In October 1977, Charles Siragusa told Senator Edward Kennedy "that he was approached by a CIA employee in 1960 or 1961 who he recalls was Mr. Vincent Thill, who sought Mr. Siragusa's assistance to recruit underworld figures for assassination purposes. Mr. Thill is alleged to have said that one million dollars would be paid for a successful assassination. Mr. Siragusa also stated that in addition to Mr. Thill, he had contact with the following former CIA employees: Sheffield Edwards, JAMES ANGLETON, John Mertz and Robert Bannerman. As related to the CIA, the context of their relationship with Mr. Siragusa was not given. The SSCIA was informed of Mr. Siragusa's allegation. Mr. William Miller, SSCIA, suggested to Commander Bernard McMahon, Executive Assistant to the Director of the CIA, and Mr. John Waller, Inspector General, that CIA investigate the allegation. The Agency has initiated an investigation; following are the results to date: (Deleted)."


Charles Siragusa told journalist Jack Anderson: "After a few minutes of chitchat, the CIA man [Vincent Thill] made this startling suggestion: that Siragusa, drawing on his underworld knowledge and contacts, recruit a crew of mafia torpedoes for standby assassination duty. They would be paid $1 million in fees and expenses for each kill. The CIA would assign the missions and underwrite the payoffs from secret funds." Siragusa, who had underworld and mafia connections because of his position with the Bureau of Narcotics, said that he refused to cooperate. Some evidence, however, indicated Charles Siragusa proposed that narcotics traffickers be utilized as assassins. On December 19, 1960, Harold Meltzer was considered as a possible CIA assassin. Meltzer was an associate of Meyer Lansky. The CIA: "Attached is a rather comprehensive six page biographical history which supplies not only all the information you requested, but many additional facts which will facilitate your evaluation of his potential. Meltzer owns and operates Fried Sportswear Company, Los Angeles, California. On August 3, 1959 he was convicted at Federal Court at Los Angeles for failure to register as a previously convicted narcotics law violator at the time of his travel abroad. He was fined $1,000 and placed on three years probation. Meltzer appeared before a Federal Grand Jury at Los Angeles on March 24, 1960, under subpoena, but invoked the Firth Amendment throughout questioning. Although he was threatened with contempt proceedings, this action never materialized. In the Spring of 1959 he furnished information to our California Office, but has not since cooperated with us. He has the background and talent for the matter we discussed but it is not known whether he would be receptive. Also attached is a copy of his FBI criminal record and an old Wanted Notice which bears a good likeness of him. I have never met Meltzer." [Los Angeles Times 5.3.78; CIA Enc. 12.1960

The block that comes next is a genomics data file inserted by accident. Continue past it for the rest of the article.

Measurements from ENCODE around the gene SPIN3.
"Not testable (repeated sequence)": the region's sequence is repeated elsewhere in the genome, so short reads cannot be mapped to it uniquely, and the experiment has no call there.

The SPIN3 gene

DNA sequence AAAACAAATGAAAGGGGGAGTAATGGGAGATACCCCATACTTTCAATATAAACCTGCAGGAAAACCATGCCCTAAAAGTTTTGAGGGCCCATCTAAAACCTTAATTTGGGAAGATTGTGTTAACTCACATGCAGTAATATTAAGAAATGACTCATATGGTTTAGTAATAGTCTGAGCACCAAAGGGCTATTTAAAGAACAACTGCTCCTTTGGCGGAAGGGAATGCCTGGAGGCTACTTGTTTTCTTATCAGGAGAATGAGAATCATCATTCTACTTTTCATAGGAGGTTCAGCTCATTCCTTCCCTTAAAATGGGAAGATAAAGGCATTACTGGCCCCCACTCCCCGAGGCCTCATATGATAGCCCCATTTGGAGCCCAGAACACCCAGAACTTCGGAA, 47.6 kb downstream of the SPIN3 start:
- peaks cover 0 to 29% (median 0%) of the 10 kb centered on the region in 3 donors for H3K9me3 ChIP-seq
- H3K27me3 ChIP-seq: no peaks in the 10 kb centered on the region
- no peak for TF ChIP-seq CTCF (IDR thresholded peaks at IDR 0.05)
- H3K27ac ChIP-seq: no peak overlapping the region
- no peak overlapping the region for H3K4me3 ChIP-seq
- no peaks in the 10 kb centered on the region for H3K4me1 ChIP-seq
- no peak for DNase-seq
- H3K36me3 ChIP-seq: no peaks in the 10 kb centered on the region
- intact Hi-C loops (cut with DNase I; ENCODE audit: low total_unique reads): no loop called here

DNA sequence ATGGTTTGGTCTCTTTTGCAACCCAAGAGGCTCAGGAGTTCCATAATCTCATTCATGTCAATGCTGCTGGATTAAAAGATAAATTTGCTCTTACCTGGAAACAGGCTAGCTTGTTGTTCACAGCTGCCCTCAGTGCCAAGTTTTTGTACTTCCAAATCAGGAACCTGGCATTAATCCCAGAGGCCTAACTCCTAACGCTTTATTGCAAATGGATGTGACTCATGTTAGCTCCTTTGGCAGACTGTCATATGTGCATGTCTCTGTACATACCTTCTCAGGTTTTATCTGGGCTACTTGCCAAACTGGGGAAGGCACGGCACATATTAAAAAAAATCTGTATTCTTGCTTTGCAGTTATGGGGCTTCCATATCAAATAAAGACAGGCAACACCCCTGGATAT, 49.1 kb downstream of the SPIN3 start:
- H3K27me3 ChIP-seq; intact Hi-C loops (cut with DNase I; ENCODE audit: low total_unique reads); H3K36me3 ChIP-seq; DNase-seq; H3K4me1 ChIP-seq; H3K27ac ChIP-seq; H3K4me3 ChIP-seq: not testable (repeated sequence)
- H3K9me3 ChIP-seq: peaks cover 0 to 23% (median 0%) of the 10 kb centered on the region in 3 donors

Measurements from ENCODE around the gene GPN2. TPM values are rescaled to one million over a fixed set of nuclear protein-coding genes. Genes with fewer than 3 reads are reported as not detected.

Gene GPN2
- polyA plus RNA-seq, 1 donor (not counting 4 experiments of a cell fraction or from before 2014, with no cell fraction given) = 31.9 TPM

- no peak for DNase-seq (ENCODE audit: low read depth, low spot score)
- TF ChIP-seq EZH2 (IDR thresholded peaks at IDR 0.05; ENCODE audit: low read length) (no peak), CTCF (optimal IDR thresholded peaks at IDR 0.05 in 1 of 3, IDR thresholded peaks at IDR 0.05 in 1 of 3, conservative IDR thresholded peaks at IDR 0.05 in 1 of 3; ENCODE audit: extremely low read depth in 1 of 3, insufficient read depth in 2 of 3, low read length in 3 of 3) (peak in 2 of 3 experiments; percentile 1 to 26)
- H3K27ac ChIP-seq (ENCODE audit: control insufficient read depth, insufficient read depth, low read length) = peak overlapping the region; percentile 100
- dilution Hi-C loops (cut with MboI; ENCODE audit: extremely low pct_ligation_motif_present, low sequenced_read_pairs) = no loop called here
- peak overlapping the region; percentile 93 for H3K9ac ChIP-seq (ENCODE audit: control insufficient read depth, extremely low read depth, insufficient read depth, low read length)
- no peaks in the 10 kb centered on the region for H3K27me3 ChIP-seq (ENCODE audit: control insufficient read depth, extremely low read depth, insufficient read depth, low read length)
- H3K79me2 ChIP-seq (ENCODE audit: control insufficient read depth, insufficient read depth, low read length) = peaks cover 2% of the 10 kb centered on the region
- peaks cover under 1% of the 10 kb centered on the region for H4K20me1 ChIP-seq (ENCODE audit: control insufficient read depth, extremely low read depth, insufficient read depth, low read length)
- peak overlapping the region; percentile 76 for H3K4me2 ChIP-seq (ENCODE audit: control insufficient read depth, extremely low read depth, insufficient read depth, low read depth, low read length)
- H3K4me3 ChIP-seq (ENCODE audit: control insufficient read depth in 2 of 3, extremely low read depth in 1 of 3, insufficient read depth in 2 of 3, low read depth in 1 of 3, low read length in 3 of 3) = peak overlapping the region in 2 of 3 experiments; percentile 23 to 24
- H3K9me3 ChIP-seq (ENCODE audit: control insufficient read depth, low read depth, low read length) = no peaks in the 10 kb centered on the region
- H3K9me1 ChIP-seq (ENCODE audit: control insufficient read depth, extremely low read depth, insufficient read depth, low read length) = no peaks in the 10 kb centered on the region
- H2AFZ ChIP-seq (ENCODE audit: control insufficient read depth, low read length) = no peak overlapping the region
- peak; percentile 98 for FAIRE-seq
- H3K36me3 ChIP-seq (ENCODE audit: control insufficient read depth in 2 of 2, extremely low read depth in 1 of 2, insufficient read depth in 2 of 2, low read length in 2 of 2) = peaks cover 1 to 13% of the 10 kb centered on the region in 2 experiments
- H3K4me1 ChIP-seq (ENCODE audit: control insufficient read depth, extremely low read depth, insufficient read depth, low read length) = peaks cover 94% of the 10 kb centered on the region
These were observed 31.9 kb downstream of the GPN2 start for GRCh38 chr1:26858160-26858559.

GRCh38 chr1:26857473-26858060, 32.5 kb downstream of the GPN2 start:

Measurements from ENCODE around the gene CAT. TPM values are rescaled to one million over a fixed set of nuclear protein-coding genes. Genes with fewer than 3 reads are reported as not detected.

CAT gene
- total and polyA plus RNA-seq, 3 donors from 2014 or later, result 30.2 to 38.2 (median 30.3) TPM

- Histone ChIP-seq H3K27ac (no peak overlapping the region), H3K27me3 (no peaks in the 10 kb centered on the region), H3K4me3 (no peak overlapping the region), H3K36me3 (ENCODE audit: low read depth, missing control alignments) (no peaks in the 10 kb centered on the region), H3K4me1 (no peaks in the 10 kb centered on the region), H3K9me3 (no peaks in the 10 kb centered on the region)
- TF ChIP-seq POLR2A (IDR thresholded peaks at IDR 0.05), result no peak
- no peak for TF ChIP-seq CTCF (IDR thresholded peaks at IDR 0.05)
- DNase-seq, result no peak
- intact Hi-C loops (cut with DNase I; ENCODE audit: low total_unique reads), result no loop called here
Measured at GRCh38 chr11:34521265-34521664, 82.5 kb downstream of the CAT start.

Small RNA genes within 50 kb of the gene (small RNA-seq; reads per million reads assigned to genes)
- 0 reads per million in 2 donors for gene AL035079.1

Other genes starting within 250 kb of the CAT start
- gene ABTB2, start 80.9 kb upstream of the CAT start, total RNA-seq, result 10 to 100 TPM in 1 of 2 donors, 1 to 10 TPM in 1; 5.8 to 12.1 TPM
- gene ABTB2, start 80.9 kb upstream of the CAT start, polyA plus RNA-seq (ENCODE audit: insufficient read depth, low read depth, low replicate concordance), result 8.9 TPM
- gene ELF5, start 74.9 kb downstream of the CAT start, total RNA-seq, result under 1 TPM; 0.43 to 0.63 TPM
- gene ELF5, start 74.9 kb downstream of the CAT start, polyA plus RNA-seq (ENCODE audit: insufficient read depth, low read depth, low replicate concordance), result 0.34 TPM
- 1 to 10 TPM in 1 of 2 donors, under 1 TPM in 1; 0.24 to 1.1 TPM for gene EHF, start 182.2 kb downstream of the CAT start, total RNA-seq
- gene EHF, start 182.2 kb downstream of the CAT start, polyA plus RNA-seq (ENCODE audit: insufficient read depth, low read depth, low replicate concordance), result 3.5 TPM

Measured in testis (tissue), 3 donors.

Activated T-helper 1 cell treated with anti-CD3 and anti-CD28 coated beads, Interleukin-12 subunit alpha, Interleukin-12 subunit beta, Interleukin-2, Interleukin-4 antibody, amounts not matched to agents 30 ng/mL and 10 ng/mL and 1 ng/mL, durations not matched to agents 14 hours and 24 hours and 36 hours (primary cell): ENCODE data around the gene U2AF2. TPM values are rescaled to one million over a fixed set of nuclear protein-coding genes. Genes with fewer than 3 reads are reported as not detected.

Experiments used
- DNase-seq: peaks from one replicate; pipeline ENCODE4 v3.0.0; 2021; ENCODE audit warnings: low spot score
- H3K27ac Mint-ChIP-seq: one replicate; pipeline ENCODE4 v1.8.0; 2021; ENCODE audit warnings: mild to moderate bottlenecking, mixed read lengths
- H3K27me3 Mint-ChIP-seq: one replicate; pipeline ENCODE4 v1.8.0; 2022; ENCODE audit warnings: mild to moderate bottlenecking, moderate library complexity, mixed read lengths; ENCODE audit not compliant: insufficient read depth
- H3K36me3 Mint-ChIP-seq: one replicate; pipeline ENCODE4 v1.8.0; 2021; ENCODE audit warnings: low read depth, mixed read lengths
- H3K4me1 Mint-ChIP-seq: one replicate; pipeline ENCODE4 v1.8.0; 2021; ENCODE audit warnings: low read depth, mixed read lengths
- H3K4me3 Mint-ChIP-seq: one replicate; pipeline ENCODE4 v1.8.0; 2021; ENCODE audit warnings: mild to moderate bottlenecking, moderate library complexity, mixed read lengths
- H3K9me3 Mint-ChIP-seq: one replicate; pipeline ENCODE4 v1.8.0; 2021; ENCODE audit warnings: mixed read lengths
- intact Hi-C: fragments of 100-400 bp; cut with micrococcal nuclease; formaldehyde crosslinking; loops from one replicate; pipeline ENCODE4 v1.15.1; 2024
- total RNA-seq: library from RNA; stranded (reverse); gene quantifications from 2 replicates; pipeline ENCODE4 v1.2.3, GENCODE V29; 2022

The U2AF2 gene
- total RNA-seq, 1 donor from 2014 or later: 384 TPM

JAMES ANGLETON was interviewed on October 13, 1977, regarding his relationship with Charles Siragusa: "He knows Siragusa from World War II days. Following the war, during the 1950's, Mr. Siragusa was assigned to Rome as the U.S. representative on narcotics matters for Western Europe. ANGLETON had several official contacts with him but none since. Mr. ANGLETON states he was never associated with assassination plotting."


When CI Director JAMES ANGLETON wanted his own Counter-Intelligence shop in Vietnam he ordered former Pretoria Chief of Station, John Mertz, to set one up. John Mertz told this researcher: "During World War II when ANGLETON was in Italy working for Allen Dulles he made an arrangement where he ran a Counter-Intelligence Unit in Italy. These men were in uniform, and did not report to the military. That was a peculiar situation in Italy for a short period of time. In July 1965 ANGLETON got the idea that he could do the same in Vietnam. They knew at that time that the American forces were thoroughly penetrated by the North Vietnamese and the Viet Cong. He sent me over to talk to General Joseph A. McChristian. He was top intelligence officer in Vietnam. [McChristian was General Westmoreland's intelligence chief from 1965 to 1967.] He later became DIA Chief, when he came back to the States. McChristian sent me over to confer with him to see if it would be possible for the Agency to set up a Counter-intelligence Unit in uniform, not reporting to the military. McChristian kicked me out the country. He said, 'No way, get the hell out of here. Tell ANGLETON, no.' Our Chief of Station was Gordon L. Jorgensen. I came back and made a report to ANGLETON. He sent a couple a guys over there and they got kicked out. [Gordon Jorgensen was succeeded as Chief of Station of Saigon by John Limond Hart.] That's as far as that went. I went to Africa a year and a half after that."